Wednesday, April 24, 2002, Chandigarh, India

National Capital Region--Delhi



Of birds, trees & corruption

I would like to congratulate the Vigilance Department for breaking the nexus of evil being run by PPSC Chairman Ravi Sidhu.

I appeared for the interviews for the posts of DSP, BDO and lecturer (under Roll Nos 52248, 40126, 72012, respectively) in the months of January, February and March, 2002.

In the first two interviews, a number of irrelevant questions were put to me like “names of five birds, five trees, five rivers, the month in which roses are pruned etc.

In the interview for lecturership, I was asked just one question by the Chairman and two questions by the expert. My interview did not last even five minutes. The expert was also kind enough to tell me at the end of the interview that I did not possess deep knowledge of my subject. And this despite the fact that I am a gold medallist and university topper in my subject (Public Administration) and I have also done BA Honours in it. I have not only cleared the UGC NET but also UGC JRF and that too in my first attempt and I have taught for almost six months at Punjabi University, Patiala. I have also won Panjab University colour, a number of prizes and certificates in extracurricular activities and two scholarships.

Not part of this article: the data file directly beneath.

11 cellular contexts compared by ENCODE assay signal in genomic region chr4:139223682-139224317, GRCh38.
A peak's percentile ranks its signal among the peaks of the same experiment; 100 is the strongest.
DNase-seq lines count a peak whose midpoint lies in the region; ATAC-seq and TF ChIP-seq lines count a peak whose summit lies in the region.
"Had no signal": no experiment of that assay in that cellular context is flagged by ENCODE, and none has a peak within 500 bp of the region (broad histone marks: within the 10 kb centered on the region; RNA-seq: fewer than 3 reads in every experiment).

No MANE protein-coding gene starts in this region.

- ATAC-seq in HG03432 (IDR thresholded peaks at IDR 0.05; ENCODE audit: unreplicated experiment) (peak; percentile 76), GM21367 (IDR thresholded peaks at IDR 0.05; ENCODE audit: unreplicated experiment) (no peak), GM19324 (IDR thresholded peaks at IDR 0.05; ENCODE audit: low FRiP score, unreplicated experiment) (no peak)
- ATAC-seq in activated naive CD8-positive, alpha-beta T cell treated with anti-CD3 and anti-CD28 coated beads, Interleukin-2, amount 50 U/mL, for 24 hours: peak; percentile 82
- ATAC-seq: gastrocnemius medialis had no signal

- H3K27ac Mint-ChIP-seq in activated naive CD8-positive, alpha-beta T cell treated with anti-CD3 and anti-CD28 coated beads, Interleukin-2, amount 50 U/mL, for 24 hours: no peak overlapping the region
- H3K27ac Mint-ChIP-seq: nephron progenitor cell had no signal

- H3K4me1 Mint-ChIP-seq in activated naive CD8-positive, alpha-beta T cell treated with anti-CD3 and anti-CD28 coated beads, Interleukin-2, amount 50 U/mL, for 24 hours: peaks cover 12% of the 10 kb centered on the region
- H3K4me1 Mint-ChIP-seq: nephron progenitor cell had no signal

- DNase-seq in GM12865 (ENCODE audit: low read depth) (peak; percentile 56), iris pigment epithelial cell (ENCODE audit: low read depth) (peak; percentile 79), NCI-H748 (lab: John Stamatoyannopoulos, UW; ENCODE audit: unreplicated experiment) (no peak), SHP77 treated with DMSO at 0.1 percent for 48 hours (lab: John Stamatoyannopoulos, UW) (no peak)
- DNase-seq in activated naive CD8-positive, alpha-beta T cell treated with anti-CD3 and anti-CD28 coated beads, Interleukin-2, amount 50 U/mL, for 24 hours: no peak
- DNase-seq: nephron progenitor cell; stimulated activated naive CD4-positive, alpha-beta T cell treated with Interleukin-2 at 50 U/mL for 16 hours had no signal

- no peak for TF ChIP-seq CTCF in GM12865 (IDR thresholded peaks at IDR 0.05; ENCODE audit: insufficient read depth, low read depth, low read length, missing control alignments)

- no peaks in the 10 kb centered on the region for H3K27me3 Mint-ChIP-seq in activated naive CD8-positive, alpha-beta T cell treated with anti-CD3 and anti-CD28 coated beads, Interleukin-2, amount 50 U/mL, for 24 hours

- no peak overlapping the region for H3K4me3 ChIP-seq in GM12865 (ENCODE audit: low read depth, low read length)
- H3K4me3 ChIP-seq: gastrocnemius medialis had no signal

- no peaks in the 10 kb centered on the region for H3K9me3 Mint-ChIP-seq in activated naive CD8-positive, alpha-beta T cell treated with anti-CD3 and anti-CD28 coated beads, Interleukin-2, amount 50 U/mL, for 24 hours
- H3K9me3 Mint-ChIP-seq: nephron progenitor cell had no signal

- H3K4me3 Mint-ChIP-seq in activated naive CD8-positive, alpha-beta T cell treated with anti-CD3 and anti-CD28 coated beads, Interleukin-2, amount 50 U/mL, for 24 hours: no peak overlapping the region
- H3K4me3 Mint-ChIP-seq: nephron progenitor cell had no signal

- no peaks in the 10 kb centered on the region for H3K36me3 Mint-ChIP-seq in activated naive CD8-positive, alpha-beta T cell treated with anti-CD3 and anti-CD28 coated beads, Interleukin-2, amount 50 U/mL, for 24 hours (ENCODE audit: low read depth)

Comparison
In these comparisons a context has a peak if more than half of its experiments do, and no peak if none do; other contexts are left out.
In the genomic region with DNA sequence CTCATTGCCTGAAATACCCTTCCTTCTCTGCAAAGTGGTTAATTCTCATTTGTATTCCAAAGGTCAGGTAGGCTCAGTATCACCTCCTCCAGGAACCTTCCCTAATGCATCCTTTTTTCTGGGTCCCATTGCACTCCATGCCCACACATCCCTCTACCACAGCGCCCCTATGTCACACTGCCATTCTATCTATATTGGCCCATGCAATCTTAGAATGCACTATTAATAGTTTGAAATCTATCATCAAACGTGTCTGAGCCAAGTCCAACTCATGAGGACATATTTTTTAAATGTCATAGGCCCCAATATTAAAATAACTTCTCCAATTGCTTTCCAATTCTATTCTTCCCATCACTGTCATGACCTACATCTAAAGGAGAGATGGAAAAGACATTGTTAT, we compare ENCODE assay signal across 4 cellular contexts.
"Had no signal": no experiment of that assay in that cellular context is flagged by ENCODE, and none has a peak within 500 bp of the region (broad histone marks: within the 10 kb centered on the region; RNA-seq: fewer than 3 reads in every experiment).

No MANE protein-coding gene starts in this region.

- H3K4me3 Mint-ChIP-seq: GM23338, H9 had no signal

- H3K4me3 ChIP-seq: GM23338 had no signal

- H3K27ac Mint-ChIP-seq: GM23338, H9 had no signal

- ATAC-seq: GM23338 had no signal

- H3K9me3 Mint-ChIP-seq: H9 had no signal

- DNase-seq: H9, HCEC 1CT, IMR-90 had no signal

In view of the gross irregularities in the selection procedures by the PPSC, all appointments made by the commission in the last few months should be scrapped.


I also request you to initiate inquiries against the members of the PPSC as it would be naive to believe that Mr Ravi Sidhu was running such a huge racket without the active connivance of at least some of the members.